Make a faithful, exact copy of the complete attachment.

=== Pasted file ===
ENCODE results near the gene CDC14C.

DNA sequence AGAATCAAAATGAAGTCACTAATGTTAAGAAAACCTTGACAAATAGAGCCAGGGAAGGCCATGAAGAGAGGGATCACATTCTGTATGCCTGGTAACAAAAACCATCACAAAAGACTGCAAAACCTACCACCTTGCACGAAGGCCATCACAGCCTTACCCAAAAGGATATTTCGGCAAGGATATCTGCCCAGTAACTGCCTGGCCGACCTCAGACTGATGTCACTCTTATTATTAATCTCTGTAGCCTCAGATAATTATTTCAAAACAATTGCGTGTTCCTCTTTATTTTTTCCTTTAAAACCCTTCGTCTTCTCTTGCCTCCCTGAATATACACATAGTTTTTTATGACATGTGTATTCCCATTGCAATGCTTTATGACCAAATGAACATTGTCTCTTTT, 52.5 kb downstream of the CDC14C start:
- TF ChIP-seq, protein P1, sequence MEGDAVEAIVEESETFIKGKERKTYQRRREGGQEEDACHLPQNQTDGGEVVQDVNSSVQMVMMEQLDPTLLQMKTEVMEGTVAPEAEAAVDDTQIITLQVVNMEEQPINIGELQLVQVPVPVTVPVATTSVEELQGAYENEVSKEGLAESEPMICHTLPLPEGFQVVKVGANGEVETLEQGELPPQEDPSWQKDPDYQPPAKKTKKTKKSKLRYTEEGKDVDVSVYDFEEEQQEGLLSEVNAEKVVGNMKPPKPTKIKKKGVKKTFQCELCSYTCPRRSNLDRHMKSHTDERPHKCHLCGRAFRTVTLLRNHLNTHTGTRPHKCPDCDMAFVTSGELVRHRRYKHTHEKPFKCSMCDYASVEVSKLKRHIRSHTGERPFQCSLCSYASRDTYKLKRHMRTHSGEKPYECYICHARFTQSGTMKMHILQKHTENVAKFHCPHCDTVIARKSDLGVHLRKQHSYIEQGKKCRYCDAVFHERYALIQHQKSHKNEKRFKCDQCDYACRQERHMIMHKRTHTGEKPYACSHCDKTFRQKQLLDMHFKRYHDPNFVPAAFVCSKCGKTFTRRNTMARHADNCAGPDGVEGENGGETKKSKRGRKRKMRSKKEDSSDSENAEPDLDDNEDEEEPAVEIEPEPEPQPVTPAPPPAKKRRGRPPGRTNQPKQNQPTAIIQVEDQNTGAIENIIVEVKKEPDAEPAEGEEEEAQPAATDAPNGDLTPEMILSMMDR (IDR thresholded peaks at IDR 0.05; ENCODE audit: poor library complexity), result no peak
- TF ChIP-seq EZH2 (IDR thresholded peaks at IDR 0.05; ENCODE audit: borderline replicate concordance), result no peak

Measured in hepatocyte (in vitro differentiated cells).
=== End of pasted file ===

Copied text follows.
ENCODE results near the gene CDC14C.

DNA sequence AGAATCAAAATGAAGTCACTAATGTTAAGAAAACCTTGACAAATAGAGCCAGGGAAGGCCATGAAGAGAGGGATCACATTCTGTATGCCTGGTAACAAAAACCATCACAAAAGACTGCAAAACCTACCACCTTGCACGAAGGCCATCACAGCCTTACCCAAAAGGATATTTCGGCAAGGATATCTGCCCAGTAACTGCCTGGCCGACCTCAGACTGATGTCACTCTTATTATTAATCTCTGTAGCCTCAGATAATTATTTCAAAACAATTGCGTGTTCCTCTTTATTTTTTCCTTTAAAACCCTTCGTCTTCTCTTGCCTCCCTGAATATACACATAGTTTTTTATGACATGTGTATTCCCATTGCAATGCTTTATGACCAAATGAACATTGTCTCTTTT, 52.5 kb downstream of the CDC14C start:
- TF ChIP-seq, protein P1, sequence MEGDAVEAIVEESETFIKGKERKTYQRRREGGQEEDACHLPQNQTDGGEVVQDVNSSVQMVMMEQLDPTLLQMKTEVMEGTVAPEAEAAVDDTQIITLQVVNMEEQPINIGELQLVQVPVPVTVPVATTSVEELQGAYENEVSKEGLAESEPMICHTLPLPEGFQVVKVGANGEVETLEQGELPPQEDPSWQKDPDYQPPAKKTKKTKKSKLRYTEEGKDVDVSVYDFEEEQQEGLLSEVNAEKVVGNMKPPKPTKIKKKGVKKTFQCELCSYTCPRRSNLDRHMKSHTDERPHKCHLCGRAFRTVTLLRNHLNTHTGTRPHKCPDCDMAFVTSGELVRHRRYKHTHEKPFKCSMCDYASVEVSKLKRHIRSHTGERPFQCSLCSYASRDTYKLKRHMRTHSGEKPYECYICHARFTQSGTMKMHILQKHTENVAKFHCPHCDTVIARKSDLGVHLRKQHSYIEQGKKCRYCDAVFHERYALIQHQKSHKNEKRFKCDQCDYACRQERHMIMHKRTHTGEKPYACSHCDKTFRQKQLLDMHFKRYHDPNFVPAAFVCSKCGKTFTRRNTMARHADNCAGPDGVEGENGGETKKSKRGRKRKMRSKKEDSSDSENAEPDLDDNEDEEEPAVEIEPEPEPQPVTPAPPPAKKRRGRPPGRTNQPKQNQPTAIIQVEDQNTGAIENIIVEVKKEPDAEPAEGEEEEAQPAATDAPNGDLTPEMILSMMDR (IDR thresholded peaks at IDR 0.05; ENCODE audit: poor library complexity), result no peak
- TF ChIP-seq EZH2 (IDR thresholded peaks at IDR 0.05; ENCODE audit: borderline replicate concordance), result no peak

Measured in hepatocyte (in vitro differentiated cells).